Monday, February 22, 2010

Antonio Machado and the uses of Spanish history

As I've noted on other occasions (see for instance here and here) the poetry of the Spanish writer and "martyr" for the Republican cause Antonio Machado is both endlessly fascinating and, at the same time, deeply problematic in the way it manages to combine progressive leftist political sentiments with a Romantic attachment to symbols of Spain's imperialist past and ideas of Castillian supremacy. Yet, at the same time there is a powerful argument that poetry is not an exercise in instrumental reason and as such should be judged solely according to political criteria (a fact that I think also makes it hard to dismiss anti-rationalist philosophers such as Unamuno and Zambrano so hard to dismiss).
Looking down the River Dureo towards the Hermitage of San Saturio

I was reminded of this paradox during my visit last month to Soria, high up at the eastern end of the Castillian meseta near the headwaters of the River Duero, where Machado wrote his most famous collection of poems - Campos de Castilla - and where he met, married and then buried his young wife Leonor. While the strident literary nationalism that inhabits much of this collection is disconcerting, when actually physically confronted with the landscape which Machado describes in these poems it is difficult not to feel moved in a similarly irrational, 'Romantic' way... Somehow this desolate, rocky terrain - with its accumulated millenia of ruined cities, fortresses and monasteries - speaks to you in a way that the empty vistas of 'Godzone' can never even hope to aspire to...
The ruins of the 12th century monastery of San Juan del Duero

While the town of Soria itself is perhaps today a little too eager to cash-in on the legacy of its most famous resident (as evidenced by the 'Cervecería Machado' I encountered in the Calle de los Estudios which sold only Belgian beer...) and has lost some of its poetic 'lustre', a short walk across to the other side of the river you find yourself amidst the familiar vistas so beloved by the poet:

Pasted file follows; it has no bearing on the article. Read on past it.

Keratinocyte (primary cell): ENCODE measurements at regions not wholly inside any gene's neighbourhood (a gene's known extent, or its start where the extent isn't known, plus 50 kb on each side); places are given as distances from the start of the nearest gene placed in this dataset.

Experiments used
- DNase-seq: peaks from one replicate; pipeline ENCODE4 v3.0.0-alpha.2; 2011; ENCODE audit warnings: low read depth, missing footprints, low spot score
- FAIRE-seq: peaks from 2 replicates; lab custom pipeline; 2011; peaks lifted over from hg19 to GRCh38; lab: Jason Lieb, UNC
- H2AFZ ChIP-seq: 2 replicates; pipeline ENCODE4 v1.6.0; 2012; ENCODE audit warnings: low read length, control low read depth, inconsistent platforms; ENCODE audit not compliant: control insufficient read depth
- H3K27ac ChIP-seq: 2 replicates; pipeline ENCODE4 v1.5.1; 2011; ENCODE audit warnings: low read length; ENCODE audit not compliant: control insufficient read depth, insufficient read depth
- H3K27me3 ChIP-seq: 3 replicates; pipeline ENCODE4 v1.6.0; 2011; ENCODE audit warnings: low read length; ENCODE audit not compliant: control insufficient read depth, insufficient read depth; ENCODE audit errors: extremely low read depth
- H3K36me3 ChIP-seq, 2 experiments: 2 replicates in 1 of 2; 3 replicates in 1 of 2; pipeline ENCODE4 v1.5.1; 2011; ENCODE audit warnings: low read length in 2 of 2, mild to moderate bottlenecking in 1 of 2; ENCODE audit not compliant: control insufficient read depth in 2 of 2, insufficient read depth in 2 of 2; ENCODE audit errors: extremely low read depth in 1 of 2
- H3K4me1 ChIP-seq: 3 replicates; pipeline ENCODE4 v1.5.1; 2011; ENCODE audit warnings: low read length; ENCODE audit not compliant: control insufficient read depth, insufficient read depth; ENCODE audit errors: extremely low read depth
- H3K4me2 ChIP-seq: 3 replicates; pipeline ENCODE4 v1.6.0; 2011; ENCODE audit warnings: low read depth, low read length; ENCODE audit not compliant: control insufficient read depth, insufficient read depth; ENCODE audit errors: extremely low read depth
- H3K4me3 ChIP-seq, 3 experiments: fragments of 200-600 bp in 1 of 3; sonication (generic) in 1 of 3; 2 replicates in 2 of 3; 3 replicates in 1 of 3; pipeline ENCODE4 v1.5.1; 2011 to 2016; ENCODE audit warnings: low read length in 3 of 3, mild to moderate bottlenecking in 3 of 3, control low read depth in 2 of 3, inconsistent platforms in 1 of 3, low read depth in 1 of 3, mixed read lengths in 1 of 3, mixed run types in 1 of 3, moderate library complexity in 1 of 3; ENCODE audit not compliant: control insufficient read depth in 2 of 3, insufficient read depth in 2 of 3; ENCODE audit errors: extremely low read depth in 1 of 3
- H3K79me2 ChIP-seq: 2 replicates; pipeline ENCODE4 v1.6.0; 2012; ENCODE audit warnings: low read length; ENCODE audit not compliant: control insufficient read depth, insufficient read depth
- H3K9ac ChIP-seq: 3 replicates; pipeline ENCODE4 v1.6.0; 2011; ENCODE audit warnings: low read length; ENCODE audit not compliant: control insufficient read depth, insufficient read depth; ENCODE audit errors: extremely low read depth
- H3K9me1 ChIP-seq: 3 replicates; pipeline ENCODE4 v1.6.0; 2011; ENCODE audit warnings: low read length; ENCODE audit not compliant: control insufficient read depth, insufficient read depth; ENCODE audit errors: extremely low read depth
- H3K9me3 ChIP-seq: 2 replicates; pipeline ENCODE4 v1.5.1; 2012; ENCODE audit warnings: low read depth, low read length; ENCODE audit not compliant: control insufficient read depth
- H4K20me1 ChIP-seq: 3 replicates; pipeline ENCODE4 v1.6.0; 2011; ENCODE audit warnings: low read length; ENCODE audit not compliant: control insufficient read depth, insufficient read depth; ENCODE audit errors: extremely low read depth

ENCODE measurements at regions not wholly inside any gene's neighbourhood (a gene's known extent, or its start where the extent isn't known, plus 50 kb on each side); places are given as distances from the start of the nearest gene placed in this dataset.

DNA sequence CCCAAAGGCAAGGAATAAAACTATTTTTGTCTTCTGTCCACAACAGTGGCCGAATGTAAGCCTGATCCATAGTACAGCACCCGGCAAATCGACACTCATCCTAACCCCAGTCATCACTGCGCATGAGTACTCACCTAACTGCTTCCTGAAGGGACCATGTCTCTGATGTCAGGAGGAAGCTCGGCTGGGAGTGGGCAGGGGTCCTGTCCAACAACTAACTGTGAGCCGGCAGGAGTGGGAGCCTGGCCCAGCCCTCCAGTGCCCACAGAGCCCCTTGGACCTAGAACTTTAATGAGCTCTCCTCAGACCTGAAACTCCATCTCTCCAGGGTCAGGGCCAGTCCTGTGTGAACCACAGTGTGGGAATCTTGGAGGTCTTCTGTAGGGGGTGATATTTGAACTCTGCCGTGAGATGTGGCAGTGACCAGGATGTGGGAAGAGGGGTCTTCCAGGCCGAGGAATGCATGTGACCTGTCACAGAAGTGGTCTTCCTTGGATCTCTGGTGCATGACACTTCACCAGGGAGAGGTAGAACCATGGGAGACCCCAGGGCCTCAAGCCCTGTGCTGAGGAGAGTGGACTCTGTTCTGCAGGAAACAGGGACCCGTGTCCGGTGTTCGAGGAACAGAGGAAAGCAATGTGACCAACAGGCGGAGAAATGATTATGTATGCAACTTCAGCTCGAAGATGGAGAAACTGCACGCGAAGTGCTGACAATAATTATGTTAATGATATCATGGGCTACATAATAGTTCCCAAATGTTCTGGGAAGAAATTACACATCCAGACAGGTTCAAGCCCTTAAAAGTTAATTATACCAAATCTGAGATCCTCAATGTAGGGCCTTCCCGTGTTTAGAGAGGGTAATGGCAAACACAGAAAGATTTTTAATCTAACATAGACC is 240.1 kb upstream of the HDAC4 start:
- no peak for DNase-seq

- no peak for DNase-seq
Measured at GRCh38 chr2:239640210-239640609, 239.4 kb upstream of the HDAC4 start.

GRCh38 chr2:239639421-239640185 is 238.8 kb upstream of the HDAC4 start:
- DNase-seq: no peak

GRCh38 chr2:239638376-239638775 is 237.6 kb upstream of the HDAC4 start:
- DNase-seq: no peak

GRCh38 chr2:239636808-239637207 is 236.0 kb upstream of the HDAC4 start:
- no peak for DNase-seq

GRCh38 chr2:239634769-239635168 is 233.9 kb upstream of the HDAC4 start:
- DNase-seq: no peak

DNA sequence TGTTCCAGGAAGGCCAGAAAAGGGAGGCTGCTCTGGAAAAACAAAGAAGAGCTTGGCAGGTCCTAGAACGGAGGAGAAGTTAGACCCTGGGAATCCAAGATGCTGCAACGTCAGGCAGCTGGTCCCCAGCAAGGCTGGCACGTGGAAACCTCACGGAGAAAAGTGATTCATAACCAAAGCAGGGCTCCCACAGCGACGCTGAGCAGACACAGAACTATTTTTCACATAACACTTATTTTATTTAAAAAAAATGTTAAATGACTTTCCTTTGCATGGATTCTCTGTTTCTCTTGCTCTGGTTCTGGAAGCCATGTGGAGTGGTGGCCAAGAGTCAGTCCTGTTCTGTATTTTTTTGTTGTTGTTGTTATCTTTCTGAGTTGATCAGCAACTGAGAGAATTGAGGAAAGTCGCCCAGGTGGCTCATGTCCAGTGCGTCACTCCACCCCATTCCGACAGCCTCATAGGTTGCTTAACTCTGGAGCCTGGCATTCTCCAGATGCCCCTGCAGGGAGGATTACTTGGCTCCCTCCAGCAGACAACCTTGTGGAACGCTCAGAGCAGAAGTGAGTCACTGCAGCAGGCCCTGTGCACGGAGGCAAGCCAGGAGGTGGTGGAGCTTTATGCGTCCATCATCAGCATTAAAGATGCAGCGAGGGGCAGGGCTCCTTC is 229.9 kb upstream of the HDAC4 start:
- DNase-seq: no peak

He vuelto a ver los álamos dorados,
álamos del camino en la ribera
del Duero, entre San Polo y San Saturio,

tras las murallas viejas de Soria - barbacana
hacia Aragón, en castellana tierra-.

Estos chopos del río, que acompañan

con el sonido de sus hojas secas

el son del agua, cuando el viento sopla,

tienen en sus cortezas
grabadas iniciales que son nombres

de enamorados, cifras que son fechas.
¡Alamos del amor que ayer tuvisteis

de ruiseñores vuestras ramas llenas;

álamos que seréis mañana liras

del viento perfumado en primavera;

álamos del amor cerca del agua

que corre y pasa y sueña;

alamos de las márgenes del Duero,

conmigo vais, mi corazón os lleva!

('Campos de Soria' VIII)

Along the banks of the river it is also possible to see the remains of the monastery of San Polo, which belonged to the Templar military order until their forcible dissolution in the 14th century, and about which the patron saint of Spanish Romanticism Gustavo Bécquer dedicated his gothic tales 'El Monte de los Ánimas' and 'El Rayo de Luna'.
The gatehouse of the monastery of San Polo, which sits astride the old road between San Juan del Duero and the Hermitage of San Saturio